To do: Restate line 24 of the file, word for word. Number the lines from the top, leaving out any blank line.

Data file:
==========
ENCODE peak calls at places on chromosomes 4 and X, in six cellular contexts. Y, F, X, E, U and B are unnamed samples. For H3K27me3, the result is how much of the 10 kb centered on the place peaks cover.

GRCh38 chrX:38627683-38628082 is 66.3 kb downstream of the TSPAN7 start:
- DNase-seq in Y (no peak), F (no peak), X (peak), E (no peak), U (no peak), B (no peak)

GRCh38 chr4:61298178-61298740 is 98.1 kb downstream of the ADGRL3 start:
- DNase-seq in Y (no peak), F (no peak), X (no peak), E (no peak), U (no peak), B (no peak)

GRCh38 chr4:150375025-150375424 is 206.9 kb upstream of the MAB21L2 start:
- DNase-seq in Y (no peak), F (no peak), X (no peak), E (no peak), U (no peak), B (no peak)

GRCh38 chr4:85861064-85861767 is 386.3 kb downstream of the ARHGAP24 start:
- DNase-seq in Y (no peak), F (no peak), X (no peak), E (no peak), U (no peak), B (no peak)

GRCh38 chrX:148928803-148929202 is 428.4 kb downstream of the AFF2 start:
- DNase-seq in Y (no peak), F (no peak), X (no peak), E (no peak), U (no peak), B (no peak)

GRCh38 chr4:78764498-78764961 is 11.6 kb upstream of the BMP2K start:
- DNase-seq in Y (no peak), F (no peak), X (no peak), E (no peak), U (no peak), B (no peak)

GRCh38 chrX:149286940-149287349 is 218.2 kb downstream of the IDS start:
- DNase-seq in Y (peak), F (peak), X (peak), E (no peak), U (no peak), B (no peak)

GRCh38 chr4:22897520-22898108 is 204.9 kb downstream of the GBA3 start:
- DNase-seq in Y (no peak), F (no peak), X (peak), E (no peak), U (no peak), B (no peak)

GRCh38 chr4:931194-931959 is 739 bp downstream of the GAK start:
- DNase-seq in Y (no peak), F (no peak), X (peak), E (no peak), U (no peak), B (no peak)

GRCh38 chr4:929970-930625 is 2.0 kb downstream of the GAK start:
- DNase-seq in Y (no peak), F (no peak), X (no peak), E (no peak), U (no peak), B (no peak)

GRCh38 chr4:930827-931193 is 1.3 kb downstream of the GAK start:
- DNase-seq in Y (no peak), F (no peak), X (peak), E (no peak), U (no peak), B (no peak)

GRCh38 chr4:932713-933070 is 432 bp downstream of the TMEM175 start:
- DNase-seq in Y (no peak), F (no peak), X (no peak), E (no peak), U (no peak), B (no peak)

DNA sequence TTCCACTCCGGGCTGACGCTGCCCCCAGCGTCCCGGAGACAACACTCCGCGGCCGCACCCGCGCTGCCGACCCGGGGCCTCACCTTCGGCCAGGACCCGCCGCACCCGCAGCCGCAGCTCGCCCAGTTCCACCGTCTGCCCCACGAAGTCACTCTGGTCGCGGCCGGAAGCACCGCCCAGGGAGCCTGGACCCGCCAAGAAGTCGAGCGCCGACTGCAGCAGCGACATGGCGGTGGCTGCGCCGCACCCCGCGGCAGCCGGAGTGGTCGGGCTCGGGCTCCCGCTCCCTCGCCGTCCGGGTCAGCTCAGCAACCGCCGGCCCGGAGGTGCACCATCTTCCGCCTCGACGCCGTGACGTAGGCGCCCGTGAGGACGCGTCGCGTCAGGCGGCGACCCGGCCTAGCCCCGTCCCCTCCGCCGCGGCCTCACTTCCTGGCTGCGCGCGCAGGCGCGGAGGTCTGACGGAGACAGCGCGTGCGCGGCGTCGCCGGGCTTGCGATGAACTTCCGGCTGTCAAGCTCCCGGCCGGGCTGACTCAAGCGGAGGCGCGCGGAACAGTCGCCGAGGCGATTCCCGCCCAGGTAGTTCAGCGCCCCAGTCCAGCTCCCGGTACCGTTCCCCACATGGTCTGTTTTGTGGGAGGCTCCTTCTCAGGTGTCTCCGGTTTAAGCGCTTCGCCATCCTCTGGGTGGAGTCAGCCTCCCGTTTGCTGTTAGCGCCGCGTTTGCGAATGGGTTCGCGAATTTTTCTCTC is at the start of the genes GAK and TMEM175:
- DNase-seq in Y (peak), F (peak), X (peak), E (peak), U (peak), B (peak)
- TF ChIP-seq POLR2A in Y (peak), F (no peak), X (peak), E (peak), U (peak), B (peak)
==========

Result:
GRCh38 chr4:932713-933070 is 432 bp downstream of the TMEM175 start: